The number of deaths from natural disasters has been steadily declining since the 1920’s.
Economist Max Roser tweeted a chart on Friday morning showing this trend, which is based on data from the International Disaster Database. It’s one of many trends identified by Roser that show how much the world is improving.
— Max Roser (@MaxCRoser) February 27, 2015
As the chart shows, very few people die from epidemics today compared to the early 1900’s, which saw disasters like the 1918 flu pandemic that killed 50 to 100 million. Other outbreaks of diseases like Cholera and Typhus killed hundreds of thousands worldwide between 1900-1950.
Droughts, once the natural disaster that killed the most people, have also become much less deadly. Notably, an estimated three million people died when China suffered one of the worst droughts in history in 1941.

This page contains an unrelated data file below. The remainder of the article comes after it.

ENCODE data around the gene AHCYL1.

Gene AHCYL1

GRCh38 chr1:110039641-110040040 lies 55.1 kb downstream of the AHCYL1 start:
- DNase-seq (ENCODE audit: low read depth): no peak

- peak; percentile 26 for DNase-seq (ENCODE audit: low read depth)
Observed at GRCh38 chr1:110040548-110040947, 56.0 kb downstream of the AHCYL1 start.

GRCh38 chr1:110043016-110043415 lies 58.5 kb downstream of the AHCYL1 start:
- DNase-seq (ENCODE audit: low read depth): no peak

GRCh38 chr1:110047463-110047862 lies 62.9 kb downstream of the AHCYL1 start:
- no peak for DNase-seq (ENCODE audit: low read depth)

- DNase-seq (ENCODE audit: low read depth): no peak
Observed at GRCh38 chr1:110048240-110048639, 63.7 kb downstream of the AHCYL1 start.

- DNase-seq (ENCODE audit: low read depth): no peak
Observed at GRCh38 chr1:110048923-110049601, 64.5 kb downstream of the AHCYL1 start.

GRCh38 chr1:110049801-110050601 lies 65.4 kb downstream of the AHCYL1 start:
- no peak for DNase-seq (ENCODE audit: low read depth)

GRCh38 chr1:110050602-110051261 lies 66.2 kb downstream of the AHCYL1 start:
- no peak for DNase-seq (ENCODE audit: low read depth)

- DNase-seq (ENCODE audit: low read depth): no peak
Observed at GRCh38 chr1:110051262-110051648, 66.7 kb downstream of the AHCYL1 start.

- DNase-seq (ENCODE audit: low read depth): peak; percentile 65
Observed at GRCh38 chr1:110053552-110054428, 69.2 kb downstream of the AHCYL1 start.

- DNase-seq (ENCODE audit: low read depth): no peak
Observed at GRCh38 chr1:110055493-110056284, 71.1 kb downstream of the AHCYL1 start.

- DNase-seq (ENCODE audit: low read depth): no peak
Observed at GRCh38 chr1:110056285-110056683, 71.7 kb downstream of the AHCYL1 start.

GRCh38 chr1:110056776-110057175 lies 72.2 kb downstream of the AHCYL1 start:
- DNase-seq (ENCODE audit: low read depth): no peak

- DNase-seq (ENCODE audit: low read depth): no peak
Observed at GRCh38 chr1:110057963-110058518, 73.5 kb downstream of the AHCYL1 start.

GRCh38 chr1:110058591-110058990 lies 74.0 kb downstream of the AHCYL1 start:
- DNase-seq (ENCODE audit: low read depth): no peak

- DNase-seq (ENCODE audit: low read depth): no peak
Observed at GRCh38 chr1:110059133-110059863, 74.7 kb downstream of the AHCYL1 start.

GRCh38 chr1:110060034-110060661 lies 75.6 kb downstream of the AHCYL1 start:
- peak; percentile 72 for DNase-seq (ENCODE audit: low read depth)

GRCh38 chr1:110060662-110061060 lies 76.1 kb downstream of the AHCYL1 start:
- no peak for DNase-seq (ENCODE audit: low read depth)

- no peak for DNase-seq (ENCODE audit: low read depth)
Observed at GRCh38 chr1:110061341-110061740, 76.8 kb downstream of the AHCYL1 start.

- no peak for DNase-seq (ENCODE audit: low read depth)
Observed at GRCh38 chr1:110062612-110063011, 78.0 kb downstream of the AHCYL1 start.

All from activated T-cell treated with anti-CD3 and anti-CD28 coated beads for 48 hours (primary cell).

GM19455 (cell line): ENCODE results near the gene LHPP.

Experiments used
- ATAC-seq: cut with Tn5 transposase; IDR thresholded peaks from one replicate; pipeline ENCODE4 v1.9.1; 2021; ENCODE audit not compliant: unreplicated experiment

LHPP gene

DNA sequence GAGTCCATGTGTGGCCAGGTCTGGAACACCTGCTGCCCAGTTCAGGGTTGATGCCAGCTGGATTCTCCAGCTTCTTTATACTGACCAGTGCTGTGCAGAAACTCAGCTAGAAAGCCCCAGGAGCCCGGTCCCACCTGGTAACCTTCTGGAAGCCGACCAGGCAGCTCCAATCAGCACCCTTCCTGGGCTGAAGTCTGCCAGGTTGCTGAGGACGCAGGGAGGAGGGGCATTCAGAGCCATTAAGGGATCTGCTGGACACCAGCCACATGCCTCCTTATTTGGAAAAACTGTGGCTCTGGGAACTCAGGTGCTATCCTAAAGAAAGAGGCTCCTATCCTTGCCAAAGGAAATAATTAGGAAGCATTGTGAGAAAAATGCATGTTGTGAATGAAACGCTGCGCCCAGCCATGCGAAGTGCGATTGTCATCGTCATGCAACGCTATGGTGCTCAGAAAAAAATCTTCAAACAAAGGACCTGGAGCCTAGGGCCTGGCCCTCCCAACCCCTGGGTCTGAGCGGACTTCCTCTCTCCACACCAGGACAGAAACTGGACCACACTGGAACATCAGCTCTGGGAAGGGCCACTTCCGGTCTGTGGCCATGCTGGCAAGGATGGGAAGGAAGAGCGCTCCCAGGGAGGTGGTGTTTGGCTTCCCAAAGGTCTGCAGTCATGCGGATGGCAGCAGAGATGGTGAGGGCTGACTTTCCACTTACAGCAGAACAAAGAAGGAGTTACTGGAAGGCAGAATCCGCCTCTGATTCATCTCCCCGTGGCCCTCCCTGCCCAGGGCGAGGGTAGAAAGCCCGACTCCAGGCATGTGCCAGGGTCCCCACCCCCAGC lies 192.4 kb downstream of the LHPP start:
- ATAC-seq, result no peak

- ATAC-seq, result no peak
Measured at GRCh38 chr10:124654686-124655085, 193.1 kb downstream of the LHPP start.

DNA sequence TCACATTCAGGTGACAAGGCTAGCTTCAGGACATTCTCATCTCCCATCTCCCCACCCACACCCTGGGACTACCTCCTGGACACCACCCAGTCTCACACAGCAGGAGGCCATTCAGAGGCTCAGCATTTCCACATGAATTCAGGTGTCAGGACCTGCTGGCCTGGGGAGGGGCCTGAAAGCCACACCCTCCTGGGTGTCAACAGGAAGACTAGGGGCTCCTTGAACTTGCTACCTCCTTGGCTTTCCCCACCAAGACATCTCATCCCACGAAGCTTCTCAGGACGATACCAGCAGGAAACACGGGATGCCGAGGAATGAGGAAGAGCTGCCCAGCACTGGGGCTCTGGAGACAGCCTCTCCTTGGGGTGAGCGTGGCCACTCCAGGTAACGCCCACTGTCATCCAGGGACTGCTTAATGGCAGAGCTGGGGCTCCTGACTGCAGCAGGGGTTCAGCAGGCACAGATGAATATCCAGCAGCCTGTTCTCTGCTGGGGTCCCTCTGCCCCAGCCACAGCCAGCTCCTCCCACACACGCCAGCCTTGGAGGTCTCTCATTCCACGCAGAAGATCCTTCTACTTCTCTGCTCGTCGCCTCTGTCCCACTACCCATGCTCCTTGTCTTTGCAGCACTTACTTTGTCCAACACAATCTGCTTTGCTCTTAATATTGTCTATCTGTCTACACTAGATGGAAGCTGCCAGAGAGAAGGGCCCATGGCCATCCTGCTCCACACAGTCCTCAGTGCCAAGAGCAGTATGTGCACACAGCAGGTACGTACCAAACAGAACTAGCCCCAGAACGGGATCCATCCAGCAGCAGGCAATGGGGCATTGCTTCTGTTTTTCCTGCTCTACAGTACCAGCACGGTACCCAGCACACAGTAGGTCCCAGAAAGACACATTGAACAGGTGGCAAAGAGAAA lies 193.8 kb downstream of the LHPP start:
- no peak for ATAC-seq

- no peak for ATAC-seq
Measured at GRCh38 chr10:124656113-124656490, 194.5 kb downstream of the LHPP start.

In an increasingly wealthy world, cities have more money to invest in infrastructure and other safety measures. With sturdier buildings, more advanced warning systems, greater access to water and breakthroughs in medicine, more people are surviving fires, earthquakes, droughts and epidemics.
The decline in deaths come even while there has been a steady increase in climate-related natural disasters since the 1970s.
Visit Roser’s website to see just how much global living standards have improved.
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